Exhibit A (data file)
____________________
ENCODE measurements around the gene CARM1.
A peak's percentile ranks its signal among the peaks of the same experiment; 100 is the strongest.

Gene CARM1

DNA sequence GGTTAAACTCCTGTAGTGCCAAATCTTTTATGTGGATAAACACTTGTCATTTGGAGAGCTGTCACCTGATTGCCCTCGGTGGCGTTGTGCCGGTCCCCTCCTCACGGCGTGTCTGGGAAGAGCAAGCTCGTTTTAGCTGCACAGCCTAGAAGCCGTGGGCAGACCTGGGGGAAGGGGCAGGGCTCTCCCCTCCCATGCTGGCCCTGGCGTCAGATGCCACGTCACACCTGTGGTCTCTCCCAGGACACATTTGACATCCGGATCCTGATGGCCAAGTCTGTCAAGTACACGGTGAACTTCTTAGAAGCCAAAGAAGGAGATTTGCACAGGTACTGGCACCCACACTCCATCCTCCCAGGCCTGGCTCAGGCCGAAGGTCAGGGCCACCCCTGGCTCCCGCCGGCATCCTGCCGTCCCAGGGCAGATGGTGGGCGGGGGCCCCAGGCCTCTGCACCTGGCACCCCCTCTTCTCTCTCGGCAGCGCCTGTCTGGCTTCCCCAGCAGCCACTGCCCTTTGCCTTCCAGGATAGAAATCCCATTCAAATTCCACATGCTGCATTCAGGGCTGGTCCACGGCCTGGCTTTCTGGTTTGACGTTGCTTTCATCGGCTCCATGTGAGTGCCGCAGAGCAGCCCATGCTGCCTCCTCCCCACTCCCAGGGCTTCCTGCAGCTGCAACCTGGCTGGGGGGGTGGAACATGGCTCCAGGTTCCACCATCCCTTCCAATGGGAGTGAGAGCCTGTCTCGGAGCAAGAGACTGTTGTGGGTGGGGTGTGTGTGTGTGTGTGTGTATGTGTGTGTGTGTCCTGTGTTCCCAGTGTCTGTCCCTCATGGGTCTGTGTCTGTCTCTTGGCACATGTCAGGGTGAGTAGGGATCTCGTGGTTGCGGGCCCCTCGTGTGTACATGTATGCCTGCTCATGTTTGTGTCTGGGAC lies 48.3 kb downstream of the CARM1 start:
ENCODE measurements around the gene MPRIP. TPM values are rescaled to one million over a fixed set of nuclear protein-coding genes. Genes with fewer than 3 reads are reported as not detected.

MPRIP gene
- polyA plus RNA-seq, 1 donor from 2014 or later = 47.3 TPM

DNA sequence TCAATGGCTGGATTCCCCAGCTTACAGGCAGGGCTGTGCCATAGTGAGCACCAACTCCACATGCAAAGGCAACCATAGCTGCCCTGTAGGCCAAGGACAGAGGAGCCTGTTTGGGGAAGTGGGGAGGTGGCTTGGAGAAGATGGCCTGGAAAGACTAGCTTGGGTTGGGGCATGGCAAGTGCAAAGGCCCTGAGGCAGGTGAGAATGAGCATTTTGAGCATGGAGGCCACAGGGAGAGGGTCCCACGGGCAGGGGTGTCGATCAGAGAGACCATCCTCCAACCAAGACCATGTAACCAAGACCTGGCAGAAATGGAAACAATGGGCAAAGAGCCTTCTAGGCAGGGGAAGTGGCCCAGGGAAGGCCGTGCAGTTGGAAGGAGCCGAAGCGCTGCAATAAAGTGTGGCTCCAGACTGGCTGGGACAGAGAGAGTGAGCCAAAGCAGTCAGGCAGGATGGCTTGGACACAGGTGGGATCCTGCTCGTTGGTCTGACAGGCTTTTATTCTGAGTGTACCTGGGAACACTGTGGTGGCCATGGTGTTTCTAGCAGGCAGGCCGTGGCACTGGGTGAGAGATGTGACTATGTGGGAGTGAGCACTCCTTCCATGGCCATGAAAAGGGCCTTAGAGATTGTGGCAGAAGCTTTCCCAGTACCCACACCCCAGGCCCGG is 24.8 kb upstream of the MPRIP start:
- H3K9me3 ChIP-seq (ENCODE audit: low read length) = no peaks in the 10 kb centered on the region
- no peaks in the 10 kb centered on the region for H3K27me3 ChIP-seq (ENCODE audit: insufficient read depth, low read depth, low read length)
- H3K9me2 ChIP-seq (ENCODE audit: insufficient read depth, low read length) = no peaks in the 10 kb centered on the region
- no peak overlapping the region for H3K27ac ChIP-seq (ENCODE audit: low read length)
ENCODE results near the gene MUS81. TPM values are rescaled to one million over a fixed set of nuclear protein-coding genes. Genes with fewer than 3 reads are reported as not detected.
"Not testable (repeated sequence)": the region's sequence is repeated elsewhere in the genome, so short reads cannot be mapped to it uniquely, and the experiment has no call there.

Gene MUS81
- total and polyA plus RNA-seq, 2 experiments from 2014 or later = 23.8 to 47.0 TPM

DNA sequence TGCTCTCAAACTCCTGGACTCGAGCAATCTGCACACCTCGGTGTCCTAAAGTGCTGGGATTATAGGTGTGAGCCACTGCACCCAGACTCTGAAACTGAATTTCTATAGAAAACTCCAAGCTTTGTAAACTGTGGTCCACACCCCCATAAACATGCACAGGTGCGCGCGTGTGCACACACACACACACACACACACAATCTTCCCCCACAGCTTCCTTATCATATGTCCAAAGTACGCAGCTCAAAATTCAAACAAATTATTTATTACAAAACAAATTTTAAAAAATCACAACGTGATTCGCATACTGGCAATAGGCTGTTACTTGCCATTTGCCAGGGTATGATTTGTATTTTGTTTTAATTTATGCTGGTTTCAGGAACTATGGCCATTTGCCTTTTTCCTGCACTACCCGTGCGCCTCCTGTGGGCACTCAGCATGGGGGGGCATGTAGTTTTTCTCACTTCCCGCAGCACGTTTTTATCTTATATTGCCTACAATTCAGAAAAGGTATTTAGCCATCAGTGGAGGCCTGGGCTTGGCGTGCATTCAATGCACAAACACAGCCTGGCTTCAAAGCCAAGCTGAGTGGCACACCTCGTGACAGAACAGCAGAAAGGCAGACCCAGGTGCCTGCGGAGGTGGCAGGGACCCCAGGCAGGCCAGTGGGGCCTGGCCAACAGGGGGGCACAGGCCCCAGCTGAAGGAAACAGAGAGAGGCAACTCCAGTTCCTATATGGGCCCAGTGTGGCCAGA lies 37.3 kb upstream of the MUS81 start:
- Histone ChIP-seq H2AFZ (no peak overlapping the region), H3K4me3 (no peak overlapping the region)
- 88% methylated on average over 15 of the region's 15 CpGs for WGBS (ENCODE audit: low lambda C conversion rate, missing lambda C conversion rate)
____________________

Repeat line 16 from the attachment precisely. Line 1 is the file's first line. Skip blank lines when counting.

- total and polyA plus RNA-seq, 2 experiments from 2014 or later = 23.8 to 47.0 TPM